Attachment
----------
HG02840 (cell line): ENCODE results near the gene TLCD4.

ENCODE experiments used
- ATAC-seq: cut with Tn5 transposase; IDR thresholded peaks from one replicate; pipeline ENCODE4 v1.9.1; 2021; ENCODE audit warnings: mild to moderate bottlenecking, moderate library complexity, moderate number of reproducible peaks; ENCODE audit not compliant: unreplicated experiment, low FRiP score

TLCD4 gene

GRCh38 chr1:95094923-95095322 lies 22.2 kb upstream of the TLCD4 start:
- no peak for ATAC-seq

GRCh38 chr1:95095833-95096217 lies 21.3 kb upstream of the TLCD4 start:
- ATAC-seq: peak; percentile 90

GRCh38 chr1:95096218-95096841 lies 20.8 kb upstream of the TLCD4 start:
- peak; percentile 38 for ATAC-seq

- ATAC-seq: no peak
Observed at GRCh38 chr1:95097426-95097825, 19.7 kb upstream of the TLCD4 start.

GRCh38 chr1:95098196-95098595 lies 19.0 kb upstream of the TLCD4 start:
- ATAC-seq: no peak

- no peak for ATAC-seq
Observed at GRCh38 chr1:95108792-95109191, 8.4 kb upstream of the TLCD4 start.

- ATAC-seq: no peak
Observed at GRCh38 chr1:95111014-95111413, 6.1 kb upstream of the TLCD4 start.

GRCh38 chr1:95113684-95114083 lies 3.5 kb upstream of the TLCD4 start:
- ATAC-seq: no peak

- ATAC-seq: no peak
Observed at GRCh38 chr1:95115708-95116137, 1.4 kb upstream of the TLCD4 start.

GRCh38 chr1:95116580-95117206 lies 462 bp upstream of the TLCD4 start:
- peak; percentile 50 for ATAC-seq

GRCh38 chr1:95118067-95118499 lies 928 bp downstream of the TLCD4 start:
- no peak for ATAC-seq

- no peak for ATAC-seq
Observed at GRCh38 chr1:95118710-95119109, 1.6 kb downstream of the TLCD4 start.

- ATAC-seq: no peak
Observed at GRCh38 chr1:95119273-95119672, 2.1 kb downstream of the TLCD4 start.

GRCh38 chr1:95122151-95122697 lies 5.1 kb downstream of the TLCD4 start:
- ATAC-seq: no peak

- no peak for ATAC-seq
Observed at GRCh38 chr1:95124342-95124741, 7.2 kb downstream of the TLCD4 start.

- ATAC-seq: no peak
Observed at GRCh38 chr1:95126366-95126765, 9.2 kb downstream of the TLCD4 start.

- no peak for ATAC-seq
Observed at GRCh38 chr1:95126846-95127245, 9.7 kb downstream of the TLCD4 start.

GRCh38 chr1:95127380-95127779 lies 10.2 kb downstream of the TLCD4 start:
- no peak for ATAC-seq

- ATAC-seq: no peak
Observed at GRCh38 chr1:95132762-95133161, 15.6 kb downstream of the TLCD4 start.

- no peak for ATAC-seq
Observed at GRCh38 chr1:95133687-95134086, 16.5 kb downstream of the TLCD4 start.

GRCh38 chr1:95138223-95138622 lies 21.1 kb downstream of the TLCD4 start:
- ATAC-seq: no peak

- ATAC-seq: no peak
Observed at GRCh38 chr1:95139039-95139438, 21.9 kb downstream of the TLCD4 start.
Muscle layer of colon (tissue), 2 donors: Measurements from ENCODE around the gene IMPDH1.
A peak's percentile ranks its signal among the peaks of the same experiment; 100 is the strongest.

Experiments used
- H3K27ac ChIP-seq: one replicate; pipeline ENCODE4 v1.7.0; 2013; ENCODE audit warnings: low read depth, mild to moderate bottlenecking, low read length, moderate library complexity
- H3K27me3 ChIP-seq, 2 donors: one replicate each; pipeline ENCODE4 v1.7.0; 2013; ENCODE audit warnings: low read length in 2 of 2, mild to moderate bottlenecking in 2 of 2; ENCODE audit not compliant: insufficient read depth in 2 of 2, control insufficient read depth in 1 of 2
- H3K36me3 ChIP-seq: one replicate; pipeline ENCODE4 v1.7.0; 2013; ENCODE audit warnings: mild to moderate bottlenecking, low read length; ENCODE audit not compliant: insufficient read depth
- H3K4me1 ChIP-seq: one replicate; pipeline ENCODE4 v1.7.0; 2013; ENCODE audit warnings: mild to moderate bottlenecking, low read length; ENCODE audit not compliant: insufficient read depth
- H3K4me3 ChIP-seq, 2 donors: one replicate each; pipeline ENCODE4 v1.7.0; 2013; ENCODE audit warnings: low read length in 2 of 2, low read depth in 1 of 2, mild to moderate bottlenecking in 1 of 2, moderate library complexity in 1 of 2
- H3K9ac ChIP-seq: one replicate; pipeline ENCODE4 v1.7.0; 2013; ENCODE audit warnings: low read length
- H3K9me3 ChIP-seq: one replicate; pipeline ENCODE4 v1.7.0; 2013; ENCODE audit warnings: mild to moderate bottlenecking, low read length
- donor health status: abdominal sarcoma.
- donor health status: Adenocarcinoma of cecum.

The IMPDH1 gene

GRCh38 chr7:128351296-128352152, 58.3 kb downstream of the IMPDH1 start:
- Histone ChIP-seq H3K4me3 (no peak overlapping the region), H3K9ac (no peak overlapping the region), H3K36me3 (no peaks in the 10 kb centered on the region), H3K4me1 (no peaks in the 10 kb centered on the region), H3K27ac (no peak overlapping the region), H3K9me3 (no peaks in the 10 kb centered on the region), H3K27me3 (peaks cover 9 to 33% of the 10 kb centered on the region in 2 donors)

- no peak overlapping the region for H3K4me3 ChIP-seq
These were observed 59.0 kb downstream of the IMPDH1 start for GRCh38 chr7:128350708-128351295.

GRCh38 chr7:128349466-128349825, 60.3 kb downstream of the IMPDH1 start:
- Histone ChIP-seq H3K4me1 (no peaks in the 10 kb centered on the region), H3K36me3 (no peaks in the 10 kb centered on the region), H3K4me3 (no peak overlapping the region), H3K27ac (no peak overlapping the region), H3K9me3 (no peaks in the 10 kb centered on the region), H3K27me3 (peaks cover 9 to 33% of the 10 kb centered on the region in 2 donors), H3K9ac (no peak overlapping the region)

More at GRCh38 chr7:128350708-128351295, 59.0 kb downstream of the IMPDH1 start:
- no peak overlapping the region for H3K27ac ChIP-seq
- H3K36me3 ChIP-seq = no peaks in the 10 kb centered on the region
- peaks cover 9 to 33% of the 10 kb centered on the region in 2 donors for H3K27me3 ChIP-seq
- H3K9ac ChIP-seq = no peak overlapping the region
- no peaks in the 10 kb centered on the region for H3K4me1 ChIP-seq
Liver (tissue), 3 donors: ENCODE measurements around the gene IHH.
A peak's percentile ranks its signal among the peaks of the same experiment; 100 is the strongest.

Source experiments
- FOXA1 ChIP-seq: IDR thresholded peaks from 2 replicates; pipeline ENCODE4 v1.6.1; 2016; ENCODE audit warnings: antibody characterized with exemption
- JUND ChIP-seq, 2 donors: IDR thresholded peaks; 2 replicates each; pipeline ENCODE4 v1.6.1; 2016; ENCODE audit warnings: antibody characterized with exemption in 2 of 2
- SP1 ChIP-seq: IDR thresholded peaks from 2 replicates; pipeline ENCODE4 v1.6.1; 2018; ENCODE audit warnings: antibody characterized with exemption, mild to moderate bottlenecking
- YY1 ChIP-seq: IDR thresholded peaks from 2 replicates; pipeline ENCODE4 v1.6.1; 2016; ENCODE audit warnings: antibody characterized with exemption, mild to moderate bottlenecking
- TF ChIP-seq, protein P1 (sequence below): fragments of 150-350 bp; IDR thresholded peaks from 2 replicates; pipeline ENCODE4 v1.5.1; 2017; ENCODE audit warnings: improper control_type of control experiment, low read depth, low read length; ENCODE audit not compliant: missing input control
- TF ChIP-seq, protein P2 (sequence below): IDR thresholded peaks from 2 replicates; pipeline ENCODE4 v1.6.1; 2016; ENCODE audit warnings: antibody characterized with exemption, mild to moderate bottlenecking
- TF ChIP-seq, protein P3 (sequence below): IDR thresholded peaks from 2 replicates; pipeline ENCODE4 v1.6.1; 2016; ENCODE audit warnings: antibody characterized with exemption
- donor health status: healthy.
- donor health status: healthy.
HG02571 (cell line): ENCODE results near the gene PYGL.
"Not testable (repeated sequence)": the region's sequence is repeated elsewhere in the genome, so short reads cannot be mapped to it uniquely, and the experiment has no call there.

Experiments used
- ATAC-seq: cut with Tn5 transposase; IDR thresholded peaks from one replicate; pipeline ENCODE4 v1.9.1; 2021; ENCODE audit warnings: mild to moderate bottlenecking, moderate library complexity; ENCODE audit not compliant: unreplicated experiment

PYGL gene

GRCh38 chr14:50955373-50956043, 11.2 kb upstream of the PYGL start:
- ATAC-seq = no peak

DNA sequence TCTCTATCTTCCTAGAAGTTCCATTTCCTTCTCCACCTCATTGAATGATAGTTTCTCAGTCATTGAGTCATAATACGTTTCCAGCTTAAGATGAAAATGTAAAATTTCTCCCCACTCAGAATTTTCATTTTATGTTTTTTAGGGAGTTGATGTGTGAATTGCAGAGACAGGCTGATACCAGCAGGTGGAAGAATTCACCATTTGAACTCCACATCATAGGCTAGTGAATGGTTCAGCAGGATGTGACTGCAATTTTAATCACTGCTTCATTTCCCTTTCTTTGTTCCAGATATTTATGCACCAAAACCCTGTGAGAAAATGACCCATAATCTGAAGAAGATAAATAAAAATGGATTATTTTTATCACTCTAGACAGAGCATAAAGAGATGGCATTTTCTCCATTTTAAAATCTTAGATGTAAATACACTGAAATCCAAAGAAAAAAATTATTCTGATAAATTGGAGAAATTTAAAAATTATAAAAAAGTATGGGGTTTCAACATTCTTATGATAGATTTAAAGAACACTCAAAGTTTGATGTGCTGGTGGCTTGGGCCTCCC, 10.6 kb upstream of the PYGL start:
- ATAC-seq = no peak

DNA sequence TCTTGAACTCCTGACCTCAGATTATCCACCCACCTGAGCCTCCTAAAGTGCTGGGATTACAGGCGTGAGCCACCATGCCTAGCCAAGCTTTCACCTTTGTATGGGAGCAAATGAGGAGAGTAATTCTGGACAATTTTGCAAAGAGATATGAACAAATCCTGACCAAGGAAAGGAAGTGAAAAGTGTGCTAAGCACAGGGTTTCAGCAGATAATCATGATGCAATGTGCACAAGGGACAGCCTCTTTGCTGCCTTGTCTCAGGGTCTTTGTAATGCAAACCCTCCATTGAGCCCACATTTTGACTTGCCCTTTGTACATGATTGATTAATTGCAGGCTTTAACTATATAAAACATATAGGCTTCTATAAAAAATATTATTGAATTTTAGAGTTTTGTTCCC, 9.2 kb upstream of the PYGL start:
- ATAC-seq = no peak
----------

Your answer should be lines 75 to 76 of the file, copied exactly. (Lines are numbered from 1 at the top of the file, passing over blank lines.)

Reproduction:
A peak's percentile ranks its signal among the peaks of the same experiment; 100 is the strongest.

Source experiments